Rooftop gardens? Machines that suck CO2 out of the atmosphere? Skylines featuring both skyscrapers and wind turbines? Check out The Guardian’s vision for the ideal sustainable city.
As part of its Keep It in the Ground campaign, The Guardian recently released a map designed using Minecraft (a game where players use blocks to build anything they want) that plots out an idealised (but not out of reach) projection of sustainable urban living. Dubbed Climate Hope City, the map depicts a carbon neutral urban environment that makes use of currently-available technologies as well as those that are at the prototype phase of development in order to offer up a realistic view of how cities can operate sustainably.
The Minecraft team, headed up by modeller Adam Clarke, clocked up over 100 hours building the map and were careful to construct it around real climate response strategies and technologies such as renewable energy, vertical farms, footpaths that convert kinetic energy from footsteps into electricity, rooftop gardens and more.
“We wanted Climate Hope City to feel positive and futuristic yet at the same time rooted in what is going on in architecture and climate change science today…We also wanted to see some older buildings so that the city felt realistic and built upon,” Clarke explains in an article on the Guardian’s website.
The project is part of the media outlet’s ongoing strategy to change the dialogue about climate change and how we can adapt to its effects. It would be easy to write off Climate Hope City as too ‘pie in the sky’ but by incorporating actual existing technologies into the mix, the Guardian and Minecraft have pulled the idea of sustainable, carbon neutral urban settings out of fantasyland and created a visual blueprint for how it could be done – budgets and authorities permitting.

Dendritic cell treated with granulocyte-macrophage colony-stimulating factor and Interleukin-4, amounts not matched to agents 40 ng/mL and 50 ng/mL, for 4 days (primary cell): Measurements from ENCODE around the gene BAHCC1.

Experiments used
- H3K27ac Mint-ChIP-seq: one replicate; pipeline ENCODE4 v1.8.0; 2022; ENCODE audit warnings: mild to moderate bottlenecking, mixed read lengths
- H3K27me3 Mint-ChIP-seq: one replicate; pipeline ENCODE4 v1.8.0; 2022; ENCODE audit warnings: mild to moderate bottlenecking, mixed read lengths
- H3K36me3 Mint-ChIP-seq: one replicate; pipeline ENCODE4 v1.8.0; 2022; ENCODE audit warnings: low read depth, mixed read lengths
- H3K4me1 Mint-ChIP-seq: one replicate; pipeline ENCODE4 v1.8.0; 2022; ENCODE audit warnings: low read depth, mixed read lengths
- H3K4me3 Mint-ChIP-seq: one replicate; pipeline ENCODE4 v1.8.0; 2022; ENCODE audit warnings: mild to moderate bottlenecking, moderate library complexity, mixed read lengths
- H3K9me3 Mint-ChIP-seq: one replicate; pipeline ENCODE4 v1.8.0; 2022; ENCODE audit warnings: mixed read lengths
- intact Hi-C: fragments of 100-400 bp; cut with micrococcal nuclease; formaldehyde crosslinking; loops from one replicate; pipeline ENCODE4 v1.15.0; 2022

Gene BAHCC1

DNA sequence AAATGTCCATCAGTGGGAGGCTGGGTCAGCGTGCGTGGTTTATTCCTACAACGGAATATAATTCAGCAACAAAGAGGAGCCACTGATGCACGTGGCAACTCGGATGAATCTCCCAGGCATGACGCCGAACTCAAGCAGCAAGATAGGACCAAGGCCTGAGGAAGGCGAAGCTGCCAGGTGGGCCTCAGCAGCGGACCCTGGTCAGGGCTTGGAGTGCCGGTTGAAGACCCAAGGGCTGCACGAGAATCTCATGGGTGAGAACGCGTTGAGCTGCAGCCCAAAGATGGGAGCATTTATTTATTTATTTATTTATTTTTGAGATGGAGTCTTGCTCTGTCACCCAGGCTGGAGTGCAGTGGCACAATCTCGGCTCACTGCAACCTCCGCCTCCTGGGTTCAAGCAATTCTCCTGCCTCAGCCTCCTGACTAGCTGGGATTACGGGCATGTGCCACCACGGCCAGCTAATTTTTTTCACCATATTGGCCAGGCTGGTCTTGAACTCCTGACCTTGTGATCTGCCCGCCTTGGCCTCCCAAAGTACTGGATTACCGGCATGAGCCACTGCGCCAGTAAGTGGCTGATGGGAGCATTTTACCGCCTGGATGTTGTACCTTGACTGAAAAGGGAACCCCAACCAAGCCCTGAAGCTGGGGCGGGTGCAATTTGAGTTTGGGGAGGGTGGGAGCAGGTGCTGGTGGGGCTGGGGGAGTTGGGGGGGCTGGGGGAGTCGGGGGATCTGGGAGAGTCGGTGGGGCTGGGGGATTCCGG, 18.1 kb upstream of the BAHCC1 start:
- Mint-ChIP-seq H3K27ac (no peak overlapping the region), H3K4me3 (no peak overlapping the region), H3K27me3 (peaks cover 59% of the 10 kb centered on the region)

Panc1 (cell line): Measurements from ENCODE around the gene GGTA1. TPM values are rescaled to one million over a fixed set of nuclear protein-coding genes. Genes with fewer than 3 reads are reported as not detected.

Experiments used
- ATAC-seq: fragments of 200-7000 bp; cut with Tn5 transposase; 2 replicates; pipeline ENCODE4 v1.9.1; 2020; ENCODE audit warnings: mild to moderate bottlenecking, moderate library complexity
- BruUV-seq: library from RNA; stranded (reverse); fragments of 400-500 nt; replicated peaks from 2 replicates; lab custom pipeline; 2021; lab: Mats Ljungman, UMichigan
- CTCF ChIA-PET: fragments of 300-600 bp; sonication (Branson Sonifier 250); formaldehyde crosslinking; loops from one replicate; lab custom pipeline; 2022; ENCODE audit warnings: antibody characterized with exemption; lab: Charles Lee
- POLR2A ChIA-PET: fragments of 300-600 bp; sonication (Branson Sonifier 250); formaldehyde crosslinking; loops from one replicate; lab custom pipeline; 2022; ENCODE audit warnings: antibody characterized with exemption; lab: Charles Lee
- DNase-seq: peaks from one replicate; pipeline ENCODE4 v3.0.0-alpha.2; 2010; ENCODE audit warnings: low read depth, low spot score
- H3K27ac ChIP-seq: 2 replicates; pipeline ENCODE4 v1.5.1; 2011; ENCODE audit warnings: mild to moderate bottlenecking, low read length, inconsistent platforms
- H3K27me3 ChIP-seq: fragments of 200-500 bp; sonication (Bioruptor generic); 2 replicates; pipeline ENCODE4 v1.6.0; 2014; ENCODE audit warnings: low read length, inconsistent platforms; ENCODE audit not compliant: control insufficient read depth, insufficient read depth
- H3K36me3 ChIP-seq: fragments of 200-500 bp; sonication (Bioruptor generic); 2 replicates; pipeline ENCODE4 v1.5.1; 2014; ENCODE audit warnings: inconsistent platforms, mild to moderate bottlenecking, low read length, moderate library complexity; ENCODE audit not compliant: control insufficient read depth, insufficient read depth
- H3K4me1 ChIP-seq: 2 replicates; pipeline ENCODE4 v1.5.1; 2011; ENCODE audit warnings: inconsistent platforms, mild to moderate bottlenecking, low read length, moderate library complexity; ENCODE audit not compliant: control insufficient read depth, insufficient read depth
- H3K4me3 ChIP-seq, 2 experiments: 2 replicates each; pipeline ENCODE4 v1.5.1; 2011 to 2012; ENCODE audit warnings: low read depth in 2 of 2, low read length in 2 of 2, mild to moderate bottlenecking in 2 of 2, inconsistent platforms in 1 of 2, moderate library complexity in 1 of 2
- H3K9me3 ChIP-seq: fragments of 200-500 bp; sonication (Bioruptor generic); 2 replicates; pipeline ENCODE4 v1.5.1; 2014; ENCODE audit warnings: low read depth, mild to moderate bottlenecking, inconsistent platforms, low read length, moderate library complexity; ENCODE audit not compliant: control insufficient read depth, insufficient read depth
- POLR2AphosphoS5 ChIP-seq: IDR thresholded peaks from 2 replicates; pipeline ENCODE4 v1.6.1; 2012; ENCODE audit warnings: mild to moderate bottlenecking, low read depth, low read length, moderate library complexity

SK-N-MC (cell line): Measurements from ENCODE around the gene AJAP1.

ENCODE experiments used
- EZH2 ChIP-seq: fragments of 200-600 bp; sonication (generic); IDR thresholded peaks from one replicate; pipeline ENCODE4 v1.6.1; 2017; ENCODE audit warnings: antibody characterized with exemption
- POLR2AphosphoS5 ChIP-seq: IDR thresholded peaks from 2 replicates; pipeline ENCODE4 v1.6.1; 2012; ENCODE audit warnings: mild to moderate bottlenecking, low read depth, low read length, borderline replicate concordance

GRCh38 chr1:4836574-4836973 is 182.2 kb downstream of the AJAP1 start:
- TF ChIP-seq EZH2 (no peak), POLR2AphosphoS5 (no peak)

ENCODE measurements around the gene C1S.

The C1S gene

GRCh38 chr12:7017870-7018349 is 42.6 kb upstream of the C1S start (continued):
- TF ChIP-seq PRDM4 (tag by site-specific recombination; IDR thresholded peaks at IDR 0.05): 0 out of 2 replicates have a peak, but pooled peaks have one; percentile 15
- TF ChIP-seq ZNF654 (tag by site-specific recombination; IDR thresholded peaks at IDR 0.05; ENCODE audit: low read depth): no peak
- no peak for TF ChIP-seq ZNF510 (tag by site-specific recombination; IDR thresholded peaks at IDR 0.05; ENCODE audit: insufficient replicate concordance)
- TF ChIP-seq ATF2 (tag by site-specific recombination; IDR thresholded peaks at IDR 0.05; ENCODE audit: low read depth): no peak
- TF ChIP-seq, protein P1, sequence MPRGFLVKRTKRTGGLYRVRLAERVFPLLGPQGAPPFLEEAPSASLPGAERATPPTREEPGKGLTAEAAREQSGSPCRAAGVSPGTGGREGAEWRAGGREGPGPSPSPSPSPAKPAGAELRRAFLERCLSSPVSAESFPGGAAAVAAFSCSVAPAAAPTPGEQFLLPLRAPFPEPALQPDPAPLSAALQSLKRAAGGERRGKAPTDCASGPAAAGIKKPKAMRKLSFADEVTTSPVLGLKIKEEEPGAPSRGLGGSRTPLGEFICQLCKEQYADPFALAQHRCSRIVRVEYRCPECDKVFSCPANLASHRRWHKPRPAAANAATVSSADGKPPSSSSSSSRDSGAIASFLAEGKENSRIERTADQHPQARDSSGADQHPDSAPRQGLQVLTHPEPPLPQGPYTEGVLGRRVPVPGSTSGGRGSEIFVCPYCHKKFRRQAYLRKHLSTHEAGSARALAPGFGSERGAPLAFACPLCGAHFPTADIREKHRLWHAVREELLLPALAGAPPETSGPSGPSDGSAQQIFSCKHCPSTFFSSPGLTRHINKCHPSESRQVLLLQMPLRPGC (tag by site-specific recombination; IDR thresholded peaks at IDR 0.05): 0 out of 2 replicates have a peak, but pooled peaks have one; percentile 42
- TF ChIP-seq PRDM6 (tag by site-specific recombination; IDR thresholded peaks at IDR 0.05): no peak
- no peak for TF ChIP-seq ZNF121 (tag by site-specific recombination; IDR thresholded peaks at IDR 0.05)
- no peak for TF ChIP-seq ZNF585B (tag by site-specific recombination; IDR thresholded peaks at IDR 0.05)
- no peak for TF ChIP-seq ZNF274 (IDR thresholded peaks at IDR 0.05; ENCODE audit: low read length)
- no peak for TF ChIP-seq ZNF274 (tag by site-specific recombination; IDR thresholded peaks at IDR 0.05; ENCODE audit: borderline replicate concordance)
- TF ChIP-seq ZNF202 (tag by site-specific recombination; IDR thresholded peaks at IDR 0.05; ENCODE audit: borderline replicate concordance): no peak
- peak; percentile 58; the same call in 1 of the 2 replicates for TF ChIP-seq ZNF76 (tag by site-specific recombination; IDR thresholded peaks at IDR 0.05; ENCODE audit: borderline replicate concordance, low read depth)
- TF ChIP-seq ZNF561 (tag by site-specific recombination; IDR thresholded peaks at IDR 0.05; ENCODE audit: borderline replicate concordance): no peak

The UN estimates that two thirds of the world’s population will be city-dwelling by 2030. In order for urban areas to cope with the influx of residents and the impacts of climate change, effective urban planning measures are required. That the Guardian is so proactively throwing its weight behind climate adaptation is significant and although Climate Hope City is certainly not the first attempt at visualising eco-friendly cities (take a look at collaborative platform Sustainia), it can hopefully be used as a tool to further mainstream thinking about how cities will manage climate change.
Those who have Minecraft installed on their computers can download Climate Hope City here. Alternatively, take a walk through via the video below: